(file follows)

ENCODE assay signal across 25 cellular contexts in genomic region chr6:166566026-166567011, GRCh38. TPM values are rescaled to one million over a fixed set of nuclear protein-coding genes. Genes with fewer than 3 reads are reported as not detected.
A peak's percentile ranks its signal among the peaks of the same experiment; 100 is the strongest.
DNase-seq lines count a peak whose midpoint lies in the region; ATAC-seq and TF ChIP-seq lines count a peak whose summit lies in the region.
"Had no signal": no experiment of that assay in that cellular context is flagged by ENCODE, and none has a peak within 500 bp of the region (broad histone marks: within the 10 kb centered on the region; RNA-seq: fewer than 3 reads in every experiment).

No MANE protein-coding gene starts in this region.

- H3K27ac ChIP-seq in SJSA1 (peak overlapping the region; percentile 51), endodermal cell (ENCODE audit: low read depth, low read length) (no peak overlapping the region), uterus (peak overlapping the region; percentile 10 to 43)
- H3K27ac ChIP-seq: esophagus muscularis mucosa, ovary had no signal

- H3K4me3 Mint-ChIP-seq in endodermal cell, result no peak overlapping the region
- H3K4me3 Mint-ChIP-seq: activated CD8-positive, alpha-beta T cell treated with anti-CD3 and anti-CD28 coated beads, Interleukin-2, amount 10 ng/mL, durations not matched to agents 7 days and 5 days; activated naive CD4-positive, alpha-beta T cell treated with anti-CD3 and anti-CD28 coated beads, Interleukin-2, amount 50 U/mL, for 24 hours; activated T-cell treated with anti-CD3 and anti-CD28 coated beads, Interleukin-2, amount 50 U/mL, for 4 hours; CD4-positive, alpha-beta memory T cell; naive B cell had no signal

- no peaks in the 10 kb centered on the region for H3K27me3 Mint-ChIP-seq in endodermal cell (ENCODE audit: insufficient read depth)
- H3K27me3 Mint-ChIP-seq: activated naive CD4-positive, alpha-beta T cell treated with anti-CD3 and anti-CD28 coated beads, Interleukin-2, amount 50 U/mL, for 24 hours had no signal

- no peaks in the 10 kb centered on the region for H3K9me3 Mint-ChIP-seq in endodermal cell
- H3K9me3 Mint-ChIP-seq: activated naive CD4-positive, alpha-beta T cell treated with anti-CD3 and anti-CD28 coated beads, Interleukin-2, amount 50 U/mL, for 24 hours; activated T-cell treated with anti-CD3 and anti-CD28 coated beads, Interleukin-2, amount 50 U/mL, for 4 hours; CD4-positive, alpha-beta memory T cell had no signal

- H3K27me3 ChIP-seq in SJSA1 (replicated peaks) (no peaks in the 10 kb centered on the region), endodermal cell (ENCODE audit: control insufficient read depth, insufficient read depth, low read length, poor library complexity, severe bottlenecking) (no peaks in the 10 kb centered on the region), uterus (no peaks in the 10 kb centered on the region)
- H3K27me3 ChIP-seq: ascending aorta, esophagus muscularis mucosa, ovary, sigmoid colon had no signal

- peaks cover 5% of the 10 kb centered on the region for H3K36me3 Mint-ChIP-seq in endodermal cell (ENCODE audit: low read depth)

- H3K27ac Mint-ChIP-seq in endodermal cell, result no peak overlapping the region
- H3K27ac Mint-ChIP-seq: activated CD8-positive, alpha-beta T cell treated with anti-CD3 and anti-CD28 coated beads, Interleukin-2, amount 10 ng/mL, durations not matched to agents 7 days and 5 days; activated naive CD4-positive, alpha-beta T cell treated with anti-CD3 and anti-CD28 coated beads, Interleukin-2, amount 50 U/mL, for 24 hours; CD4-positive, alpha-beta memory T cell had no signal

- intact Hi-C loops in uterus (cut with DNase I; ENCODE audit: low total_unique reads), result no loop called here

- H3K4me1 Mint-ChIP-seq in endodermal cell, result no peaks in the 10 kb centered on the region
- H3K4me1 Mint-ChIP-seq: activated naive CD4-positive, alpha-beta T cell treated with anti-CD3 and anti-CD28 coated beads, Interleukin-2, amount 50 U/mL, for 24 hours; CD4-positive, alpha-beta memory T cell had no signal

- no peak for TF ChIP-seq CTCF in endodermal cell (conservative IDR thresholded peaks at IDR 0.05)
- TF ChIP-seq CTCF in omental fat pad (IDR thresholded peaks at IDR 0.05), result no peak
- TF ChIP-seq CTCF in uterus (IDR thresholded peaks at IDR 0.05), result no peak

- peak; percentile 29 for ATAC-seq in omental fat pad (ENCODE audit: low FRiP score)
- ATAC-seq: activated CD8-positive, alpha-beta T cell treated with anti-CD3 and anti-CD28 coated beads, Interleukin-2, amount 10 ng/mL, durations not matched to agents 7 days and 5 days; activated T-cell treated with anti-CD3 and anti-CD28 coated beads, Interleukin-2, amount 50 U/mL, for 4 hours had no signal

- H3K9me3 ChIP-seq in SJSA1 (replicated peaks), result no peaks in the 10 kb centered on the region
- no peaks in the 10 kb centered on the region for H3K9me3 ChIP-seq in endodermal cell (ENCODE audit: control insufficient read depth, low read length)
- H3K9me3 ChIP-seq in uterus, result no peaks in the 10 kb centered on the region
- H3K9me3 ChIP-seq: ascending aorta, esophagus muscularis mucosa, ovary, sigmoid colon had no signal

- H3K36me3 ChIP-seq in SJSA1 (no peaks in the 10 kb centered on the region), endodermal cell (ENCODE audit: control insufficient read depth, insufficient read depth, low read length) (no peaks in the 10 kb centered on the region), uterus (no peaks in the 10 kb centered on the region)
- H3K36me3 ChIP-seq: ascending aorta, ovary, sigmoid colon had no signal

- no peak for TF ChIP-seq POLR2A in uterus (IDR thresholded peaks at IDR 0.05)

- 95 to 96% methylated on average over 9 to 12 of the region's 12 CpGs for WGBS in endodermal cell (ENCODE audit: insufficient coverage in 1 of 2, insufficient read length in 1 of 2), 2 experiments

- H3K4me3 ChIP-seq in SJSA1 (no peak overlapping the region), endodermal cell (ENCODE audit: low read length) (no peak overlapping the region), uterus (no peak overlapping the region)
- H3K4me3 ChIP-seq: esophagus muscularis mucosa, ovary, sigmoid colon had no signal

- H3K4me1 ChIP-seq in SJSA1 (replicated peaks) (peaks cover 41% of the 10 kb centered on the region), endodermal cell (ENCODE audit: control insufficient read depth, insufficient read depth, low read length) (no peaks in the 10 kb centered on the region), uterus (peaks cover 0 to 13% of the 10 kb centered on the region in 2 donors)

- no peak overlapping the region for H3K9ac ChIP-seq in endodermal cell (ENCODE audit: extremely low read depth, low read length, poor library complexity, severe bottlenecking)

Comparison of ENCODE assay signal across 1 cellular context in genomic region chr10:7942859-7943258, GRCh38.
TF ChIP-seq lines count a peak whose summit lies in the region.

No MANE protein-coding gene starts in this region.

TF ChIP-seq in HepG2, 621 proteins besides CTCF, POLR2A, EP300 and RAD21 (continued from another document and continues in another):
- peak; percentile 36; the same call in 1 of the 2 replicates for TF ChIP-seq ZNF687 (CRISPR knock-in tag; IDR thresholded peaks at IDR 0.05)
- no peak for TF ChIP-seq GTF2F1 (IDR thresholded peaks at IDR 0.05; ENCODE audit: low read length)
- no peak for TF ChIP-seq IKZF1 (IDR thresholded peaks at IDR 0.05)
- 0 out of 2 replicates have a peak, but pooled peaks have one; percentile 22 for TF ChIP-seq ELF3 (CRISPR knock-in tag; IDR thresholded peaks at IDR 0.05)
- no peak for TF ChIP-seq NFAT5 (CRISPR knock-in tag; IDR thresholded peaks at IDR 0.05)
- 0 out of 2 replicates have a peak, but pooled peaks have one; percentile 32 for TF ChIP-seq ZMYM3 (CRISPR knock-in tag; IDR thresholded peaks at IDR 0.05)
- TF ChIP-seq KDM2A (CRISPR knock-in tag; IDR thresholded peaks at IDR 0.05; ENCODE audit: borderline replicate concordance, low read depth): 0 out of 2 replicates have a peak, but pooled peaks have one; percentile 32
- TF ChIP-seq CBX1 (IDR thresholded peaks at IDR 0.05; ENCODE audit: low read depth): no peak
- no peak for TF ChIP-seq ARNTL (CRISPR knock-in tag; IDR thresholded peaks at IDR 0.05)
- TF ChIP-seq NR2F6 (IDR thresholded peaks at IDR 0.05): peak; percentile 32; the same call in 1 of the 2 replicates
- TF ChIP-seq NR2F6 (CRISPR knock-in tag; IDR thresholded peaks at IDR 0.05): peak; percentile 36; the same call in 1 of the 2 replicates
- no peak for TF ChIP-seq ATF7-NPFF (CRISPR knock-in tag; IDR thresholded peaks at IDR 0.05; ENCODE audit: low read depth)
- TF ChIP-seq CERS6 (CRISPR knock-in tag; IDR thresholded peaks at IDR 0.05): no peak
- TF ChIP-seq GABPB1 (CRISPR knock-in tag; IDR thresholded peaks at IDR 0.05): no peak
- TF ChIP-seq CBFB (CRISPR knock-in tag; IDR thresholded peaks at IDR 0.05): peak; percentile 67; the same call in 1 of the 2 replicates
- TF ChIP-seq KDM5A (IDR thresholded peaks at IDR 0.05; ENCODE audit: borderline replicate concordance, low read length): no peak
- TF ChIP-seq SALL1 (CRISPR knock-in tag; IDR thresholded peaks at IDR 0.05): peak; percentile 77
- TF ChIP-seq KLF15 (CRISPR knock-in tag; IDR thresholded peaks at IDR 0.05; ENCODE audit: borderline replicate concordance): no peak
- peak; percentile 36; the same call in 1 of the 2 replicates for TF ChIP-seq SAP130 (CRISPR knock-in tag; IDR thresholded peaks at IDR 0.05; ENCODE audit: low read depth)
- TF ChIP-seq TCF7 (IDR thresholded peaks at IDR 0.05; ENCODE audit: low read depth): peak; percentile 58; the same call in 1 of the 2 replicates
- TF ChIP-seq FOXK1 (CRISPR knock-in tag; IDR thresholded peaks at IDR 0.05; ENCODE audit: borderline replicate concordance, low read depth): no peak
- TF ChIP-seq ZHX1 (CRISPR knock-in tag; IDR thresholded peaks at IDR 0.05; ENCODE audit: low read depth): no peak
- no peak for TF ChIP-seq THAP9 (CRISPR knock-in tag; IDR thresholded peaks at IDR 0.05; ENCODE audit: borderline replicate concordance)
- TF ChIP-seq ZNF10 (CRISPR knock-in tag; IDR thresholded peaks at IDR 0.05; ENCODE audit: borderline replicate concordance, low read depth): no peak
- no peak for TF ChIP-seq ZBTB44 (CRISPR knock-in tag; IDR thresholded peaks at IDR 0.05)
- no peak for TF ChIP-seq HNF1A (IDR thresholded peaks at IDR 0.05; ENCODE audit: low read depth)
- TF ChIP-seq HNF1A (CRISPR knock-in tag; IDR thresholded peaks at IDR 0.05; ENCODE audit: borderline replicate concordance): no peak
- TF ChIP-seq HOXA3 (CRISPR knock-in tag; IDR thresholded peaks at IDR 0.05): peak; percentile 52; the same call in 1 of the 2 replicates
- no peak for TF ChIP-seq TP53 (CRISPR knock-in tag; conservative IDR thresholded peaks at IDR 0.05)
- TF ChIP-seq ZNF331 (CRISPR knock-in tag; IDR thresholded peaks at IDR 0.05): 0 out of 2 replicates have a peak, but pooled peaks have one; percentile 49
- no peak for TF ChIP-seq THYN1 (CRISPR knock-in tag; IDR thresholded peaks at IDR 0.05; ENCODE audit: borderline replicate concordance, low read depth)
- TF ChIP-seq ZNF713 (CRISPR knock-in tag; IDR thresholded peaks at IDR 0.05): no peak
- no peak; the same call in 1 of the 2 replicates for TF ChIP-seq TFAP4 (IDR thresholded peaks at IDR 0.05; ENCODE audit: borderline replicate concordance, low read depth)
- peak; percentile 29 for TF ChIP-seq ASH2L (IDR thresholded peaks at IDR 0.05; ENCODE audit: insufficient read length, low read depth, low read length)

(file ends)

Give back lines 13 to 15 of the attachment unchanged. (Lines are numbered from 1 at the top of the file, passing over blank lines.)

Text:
- H3K9me3 Mint-ChIP-seq: activated naive CD4-positive, alpha-beta T cell treated with anti-CD3 and anti-CD28 coated beads, Interleukin-2, amount 50 U/mL, for 24 hours; activated T-cell treated with anti-CD3 and anti-CD28 coated beads, Interleukin-2, amount 50 U/mL, for 4 hours; CD4-positive, alpha-beta memory T cell had no signal

- H3K27me3 ChIP-seq in SJSA1 (replicated peaks) (no peaks in the 10 kb centered on the region), endodermal cell (ENCODE audit: control insufficient read depth, insufficient read depth, low read length, poor library complexity, severe bottlenecking) (no peaks in the 10 kb centered on the region), uterus (no peaks in the 10 kb centered on the region)
- H3K27me3 ChIP-seq: ascending aorta, esophagus muscularis mucosa, ovary, sigmoid colon had no signal